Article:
Jack Henry & Associates and ACI Worldwide are among the payments companies gearing up for the launch later this year of the Federal Reserve banks’ new real-time payments system, called FedNow.
It’s the most significant federal government initiative on the payments front in decades, aimed at updating the Fedwire system with a faster, more efficient means of sending money in the U.S. It has been in development for years and is expected to start up as early as May.
Jack Henry expects to be the first core provider of technology services to banks to go live with FedNow and it plans to start beta testing in May or June, the company’s CEO, David Foss, said at an investor conference this week. Then it will be 90 days to 120 days before general availability of FedNow through Jack Henry, he predicted.
“The Fed is very committed to this platform — they believe it is a revolutionary technology for them,” Foss said at the KBW Fintech Payments conference on Wednesday. “They’re really excited about this technology as a platform to facilitate real-time payments and really be a player in that space.”
Jack Henry provides services to credit unions, and to small as well as mid-sized banks, with the company having added some larger financial institutions in recent years.
It will be natural for most of Jack Henry’s financial institution clients to connect to the new FedNow platform because they already have a tie to the Fed and the company can offer them the service, alongside other real-time payment offerings like those from The Clearing House and Zelle, through a single integration, Foss said. He considers his company’s connection superior to some rivals that are seeking to provide a single-point integration for FedNow.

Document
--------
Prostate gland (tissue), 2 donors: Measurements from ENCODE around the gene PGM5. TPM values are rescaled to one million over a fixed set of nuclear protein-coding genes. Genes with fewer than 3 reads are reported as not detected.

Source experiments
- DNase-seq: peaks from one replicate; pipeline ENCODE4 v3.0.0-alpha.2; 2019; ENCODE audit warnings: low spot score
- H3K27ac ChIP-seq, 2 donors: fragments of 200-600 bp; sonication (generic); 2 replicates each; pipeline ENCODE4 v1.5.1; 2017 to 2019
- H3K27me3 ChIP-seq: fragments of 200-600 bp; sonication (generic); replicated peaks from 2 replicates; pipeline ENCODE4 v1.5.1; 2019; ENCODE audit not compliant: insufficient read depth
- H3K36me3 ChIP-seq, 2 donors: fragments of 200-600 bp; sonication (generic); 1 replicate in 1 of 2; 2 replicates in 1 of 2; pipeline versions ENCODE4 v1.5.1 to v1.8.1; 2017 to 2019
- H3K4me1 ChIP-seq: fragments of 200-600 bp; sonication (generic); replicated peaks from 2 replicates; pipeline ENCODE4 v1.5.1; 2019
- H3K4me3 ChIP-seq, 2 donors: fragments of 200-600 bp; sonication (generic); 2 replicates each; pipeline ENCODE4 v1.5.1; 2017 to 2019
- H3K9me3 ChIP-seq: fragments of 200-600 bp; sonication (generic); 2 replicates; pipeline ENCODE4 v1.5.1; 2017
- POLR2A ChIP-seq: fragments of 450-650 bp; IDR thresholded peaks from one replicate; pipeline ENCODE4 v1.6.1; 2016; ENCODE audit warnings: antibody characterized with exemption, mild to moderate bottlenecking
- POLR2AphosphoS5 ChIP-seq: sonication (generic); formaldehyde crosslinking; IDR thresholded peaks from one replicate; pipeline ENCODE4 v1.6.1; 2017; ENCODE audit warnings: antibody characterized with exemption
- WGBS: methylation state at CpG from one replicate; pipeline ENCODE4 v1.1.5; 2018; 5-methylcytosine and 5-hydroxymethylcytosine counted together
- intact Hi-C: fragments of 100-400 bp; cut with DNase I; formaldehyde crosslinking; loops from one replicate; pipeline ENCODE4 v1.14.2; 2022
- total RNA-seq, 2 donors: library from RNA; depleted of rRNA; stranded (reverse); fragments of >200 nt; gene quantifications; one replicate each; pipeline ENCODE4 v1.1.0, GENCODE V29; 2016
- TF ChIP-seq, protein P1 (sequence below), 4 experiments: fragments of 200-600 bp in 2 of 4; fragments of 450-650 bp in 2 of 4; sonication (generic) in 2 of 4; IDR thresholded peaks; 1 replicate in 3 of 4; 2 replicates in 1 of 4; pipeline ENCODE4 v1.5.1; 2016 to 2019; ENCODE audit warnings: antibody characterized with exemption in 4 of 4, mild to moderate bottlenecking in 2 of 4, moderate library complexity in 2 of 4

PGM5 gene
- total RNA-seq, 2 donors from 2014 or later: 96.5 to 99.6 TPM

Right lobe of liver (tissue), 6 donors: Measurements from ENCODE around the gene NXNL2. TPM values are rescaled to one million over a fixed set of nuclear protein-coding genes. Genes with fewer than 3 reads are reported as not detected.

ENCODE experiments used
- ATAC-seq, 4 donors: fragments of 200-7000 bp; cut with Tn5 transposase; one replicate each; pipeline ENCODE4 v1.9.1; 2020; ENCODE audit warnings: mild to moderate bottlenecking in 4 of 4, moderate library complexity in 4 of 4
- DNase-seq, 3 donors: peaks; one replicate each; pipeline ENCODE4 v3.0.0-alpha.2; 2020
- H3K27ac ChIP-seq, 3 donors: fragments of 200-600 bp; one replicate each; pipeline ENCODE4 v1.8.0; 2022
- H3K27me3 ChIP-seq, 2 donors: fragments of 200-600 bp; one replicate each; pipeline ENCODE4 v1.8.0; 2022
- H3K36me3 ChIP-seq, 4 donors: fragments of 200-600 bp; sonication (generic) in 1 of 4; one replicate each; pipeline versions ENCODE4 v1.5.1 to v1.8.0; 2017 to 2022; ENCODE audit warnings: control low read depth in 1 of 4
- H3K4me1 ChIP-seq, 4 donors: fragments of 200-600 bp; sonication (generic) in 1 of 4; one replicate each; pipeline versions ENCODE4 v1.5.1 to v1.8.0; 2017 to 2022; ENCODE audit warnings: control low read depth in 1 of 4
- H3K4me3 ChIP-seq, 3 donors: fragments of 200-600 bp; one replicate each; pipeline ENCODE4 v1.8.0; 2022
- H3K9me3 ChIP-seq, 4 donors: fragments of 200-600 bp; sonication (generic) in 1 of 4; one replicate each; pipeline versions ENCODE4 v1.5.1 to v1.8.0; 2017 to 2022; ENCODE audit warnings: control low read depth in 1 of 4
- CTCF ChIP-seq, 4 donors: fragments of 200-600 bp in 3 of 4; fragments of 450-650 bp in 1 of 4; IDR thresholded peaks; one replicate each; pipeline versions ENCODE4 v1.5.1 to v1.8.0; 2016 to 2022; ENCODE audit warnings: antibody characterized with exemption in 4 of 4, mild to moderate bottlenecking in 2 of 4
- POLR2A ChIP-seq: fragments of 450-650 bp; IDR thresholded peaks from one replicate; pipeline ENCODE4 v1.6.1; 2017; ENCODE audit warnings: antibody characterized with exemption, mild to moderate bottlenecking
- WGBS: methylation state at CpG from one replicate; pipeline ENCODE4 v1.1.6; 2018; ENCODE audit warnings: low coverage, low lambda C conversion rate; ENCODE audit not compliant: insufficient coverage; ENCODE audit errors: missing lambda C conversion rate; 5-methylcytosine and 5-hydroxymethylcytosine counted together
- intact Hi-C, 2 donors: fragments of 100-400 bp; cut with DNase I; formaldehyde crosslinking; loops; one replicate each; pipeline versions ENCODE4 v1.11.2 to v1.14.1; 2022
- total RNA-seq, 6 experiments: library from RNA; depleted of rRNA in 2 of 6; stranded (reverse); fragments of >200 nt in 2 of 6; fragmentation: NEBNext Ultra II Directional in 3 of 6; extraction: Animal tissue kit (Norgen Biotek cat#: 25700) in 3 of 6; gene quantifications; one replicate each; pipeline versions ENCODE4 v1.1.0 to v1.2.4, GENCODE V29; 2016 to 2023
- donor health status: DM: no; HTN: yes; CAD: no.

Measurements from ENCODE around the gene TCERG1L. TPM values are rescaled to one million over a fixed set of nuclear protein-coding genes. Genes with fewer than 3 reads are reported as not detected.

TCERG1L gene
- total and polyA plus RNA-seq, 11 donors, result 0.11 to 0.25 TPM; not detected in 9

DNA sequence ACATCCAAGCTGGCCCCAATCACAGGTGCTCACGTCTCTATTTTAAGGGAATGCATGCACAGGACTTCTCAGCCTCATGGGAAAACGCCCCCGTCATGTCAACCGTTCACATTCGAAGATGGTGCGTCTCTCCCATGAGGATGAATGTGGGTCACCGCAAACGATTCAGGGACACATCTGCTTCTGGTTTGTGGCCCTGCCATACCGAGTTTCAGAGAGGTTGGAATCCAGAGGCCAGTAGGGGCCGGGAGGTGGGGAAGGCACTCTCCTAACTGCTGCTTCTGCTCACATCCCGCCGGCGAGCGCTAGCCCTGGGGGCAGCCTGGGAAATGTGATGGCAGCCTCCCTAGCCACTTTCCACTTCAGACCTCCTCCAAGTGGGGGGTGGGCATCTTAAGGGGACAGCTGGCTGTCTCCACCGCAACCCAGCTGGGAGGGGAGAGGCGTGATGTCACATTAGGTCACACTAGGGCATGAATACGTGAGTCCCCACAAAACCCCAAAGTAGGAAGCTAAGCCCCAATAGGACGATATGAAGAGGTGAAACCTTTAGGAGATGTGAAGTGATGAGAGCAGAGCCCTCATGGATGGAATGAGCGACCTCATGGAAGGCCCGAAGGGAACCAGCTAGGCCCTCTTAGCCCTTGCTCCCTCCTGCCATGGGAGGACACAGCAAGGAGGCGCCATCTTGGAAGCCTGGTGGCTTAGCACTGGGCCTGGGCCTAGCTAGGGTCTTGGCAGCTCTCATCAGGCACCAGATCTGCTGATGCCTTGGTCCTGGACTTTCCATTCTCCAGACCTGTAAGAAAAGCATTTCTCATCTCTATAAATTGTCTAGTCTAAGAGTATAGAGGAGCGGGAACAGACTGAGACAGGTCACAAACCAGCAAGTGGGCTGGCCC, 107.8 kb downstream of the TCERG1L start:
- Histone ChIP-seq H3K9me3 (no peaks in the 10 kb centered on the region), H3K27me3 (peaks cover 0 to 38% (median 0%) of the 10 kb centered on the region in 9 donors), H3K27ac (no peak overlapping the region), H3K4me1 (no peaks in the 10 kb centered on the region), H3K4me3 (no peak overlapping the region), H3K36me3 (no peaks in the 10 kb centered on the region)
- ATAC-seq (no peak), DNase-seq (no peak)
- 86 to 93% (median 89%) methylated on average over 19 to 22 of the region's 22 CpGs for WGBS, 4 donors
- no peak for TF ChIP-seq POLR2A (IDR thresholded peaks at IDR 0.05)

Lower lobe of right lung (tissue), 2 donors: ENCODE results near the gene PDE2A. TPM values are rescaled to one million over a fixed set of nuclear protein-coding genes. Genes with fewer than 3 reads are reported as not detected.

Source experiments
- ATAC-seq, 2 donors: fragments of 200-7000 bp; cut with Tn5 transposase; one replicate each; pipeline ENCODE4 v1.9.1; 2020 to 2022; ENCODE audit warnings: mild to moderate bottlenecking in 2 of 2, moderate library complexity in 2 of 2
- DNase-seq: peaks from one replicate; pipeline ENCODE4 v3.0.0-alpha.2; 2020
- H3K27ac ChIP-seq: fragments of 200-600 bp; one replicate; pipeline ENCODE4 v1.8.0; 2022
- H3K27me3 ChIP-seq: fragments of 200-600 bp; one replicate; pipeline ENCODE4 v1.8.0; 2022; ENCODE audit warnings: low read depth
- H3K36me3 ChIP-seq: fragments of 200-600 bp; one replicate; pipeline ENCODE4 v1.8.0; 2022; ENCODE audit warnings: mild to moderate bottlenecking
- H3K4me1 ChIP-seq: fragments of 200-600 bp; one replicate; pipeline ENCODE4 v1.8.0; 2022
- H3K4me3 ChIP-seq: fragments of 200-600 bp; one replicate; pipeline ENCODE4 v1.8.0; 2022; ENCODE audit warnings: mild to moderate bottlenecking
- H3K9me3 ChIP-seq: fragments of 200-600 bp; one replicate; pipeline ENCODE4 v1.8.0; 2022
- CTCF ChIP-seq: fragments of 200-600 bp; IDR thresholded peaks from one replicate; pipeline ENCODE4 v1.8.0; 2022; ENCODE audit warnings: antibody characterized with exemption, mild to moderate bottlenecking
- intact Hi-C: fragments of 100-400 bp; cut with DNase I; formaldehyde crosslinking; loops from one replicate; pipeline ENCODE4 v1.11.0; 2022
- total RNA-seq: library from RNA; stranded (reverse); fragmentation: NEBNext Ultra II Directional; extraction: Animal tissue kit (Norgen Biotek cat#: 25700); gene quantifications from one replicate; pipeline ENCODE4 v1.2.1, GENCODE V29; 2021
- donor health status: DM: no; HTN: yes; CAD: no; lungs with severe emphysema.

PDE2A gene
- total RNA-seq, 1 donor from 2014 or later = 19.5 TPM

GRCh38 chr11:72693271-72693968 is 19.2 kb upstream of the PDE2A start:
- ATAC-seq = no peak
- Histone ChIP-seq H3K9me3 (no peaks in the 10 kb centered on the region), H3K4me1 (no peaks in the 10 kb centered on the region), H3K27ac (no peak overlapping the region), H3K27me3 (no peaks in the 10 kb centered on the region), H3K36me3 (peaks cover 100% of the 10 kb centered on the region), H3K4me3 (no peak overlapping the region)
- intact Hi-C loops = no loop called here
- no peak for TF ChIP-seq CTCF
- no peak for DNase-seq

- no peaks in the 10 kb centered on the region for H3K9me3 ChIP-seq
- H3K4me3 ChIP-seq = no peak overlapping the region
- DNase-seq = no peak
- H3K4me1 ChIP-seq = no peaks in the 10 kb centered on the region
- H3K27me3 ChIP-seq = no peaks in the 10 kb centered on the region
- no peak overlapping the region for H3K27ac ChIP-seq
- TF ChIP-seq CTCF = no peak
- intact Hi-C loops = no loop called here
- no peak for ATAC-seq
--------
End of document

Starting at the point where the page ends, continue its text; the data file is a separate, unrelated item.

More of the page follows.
Nonetheless, it remains to be seen what demand for the new service will look like, Foss said. “There’s a lot of work to be done yet between the two organizations,” he said.
Foss said he talked with then-Federal Reserve Vice Chair Lael Brainard last month regarding the FedNow project (she was recently appointed by President Joe Biden to become the director of the National Economic Council this month).
At ACI, the company’s interim CEO, Thomas Warsop, believes that FedNow is part of a worldwide “real-time payments revolution” that his company is tapping to build its business. ACI is already connected to real-time payment systems in 25 countries.
The U.S. is playing catch-up on the real-time payments front, Warsop noted this week during an earnings call with analysts to discuss the company’s fourth-quarter financial results.
“It’s going to grow much faster than it has in the past and I think Americans generally are going to get a lot more comfortable with the idea of real-time payments which is great for us because we’ve been making investments for some time and we are prepared for that to start to take hold,” Warsop said on the March 1 call.
Those real-time services currently make up about 10% of its business, but the company plans to expand real-time capabilities across its offerings, ACI Chief Financial Officer Scott Behrens said on the call.
“We’re trying to make sure we get ourselves inserted into as many of these (real-time payments) schemes around the world as we can, and I think we’re off to a very good start,” Warsop explained.
As far as a boost in revenue for Jack Henry from the new FedNow services to be offered, Foss isn’t overly optimistic about that income. “I don’t think it will be a huge needle-mover,” he said during the presentation. “It is certainly transaction revenue for us. We’re trying to be reasonable in our pricing.”